February 5th, 2010: Political reporters all around the city are put into a frenzy as rumors of a damaging New York Times article on the Governor is in the works, set to "Spitzerize" Paterson. Many say it will force the Governor to resign.

February 9th, 2010: Paterson responds to the Times story, saying the paper interview him but didn't ask any questions about the alleged scandal.

He writes a letter to the Times, admonishing them for failing to stop the speculation on the story. On Don Imus' radio show, Paterson says "For a person who has such weak poll numbers, that hasn't raised enough money and has diminishing political support, someone is going very far out of their way to see that I am not a candidate this year," the governor said, blaming the media and special interest groups for attacking his campaign.

"I'm black, I'm blind and I'm still alive... Now how much better do they want me to be?"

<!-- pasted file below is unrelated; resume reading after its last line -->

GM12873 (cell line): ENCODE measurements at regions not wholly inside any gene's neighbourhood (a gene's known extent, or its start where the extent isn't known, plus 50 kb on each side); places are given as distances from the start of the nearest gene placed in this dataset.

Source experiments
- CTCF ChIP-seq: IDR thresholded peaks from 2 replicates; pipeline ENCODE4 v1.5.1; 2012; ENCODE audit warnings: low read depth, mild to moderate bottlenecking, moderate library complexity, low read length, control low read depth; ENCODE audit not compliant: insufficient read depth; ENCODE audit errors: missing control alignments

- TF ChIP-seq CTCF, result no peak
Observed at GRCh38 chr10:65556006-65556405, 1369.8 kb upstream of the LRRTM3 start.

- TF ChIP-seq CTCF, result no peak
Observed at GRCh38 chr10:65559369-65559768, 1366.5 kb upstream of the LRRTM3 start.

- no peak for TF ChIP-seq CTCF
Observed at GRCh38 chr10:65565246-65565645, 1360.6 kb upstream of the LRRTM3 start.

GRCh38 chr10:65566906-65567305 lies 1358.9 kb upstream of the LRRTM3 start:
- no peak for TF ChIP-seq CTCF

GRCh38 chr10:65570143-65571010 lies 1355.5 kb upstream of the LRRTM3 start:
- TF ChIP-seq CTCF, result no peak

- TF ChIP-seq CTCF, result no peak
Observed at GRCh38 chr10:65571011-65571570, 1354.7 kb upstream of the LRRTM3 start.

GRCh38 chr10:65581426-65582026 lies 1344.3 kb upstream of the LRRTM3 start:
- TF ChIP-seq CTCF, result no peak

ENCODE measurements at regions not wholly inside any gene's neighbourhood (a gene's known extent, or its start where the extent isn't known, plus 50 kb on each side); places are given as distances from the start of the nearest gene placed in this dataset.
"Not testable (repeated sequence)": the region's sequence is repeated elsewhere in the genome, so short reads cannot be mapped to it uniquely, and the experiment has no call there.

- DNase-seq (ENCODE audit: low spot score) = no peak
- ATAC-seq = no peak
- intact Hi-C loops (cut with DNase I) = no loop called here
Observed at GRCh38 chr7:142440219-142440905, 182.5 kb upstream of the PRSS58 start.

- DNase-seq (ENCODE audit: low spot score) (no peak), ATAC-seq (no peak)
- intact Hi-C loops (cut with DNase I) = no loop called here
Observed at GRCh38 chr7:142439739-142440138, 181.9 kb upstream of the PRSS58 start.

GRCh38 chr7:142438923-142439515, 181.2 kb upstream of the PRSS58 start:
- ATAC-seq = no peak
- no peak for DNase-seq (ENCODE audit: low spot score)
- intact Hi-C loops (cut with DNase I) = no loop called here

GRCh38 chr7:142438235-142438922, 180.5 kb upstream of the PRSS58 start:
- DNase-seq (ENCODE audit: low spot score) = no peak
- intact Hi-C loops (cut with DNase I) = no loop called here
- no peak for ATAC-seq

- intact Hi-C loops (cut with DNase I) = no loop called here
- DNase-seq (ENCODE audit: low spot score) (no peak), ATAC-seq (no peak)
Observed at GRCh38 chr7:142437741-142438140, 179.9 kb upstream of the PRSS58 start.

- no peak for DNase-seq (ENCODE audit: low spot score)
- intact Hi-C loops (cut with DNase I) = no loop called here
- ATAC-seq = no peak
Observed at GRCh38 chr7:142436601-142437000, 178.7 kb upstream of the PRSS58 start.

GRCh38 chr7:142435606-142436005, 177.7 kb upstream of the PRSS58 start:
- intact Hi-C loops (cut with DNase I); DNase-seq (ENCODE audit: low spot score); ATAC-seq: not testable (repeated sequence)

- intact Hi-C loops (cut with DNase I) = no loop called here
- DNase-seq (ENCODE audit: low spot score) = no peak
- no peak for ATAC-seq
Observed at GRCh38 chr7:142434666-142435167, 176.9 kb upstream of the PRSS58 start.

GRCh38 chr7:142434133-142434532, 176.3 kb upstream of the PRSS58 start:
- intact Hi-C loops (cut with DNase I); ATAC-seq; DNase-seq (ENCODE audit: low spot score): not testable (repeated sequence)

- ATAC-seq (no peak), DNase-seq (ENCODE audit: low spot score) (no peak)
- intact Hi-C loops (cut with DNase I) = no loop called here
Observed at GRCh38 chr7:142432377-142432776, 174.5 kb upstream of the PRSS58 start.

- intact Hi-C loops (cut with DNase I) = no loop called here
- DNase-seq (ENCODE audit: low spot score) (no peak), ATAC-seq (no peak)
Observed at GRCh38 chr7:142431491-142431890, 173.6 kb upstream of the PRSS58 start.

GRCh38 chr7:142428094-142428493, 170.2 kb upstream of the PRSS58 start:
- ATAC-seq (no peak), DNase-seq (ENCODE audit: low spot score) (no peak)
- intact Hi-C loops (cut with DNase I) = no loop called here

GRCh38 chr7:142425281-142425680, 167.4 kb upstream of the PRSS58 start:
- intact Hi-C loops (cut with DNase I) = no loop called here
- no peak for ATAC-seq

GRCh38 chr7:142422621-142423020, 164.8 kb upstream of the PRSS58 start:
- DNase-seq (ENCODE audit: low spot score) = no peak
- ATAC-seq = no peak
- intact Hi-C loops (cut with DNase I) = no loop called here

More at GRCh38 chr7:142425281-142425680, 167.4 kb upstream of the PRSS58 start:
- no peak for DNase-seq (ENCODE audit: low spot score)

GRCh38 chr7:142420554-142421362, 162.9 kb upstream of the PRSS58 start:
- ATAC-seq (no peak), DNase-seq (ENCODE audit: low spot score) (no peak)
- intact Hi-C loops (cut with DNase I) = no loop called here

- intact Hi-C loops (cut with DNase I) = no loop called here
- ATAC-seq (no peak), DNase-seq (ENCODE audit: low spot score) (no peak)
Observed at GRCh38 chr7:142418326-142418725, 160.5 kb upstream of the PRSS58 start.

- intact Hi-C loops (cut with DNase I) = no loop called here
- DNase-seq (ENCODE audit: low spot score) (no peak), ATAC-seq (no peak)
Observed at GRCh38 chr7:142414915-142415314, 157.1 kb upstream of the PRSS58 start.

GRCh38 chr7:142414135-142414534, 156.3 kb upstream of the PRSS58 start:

February 16th, 2010: The New York Times publishes their story, "Paterson Aide's Quick Rise Draws Scrutiny." Many criticize the paper for over-hyping a story, which profiles Paterson's driver, David Johnson, aka DJ, and his suspicious rise to power. They bring up his two cleared youth offender arrests. Gawker says: "Tell all your friends: Paterson's closest adviser is sort of a thug. The great phantom David Paterson scandal of 2010 ends with a whimper... maybe?"

February 20th, 2010: Paterson kicks off his campaign for Governor to a crowd of 400 at Hofstra University, his Alma mater.
"You need to know that this is a governor who does not quit," he says, selling himself as the underdog in the race. The next day he attends another campaign event in Rochester.

February 24th, 2010: Governor Paterson abruptly suspends David Johnson and asks Attorney General Andrew Cuomo to investigate claims that State Police tried to "improperly influence" a woman Johnson allegedly attacked. His aides admit that Paterson was in contact with the woman, telling her he "was here for her." Although Paterson claimed the woman called him, sources came out and said Paterson was the first to make contact with the woman.